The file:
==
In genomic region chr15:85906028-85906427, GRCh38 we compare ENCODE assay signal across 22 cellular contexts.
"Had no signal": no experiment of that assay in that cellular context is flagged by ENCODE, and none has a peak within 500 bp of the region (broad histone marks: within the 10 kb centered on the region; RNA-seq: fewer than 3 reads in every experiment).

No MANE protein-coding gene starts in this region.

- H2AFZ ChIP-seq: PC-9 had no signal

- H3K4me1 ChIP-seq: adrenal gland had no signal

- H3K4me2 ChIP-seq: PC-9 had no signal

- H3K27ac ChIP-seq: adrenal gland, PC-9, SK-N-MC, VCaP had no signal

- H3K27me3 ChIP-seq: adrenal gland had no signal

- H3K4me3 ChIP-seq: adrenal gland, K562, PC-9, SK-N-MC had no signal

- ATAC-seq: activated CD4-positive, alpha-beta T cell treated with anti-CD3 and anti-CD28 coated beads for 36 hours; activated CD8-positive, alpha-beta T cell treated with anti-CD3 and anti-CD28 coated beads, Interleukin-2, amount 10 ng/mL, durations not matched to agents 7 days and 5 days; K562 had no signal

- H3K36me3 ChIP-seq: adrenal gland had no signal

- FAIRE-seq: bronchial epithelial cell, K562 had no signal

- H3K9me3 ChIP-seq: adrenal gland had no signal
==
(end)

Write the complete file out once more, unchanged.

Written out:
In genomic region chr15:85906028-85906427, GRCh38 we compare ENCODE assay signal across 22 cellular contexts.
"Had no signal": no experiment of that assay in that cellular context is flagged by ENCODE, and none has a peak within 500 bp of the region (broad histone marks: within the 10 kb centered on the region; RNA-seq: fewer than 3 reads in every experiment).

No MANE protein-coding gene starts in this region.

- H2AFZ ChIP-seq: PC-9 had no signal

- H3K4me1 ChIP-seq: adrenal gland had no signal

- H3K4me2 ChIP-seq: PC-9 had no signal

- H3K27ac ChIP-seq: adrenal gland, PC-9, SK-N-MC, VCaP had no signal

- H3K27me3 ChIP-seq: adrenal gland had no signal

- H3K4me3 ChIP-seq: adrenal gland, K562, PC-9, SK-N-MC had no signal

- ATAC-seq: activated CD4-positive, alpha-beta T cell treated with anti-CD3 and anti-CD28 coated beads for 36 hours; activated CD8-positive, alpha-beta T cell treated with anti-CD3 and anti-CD28 coated beads, Interleukin-2, amount 10 ng/mL, durations not matched to agents 7 days and 5 days; K562 had no signal

- H3K36me3 ChIP-seq: adrenal gland had no signal

- FAIRE-seq: bronchial epithelial cell, K562 had no signal

- H3K9me3 ChIP-seq: adrenal gland had no signal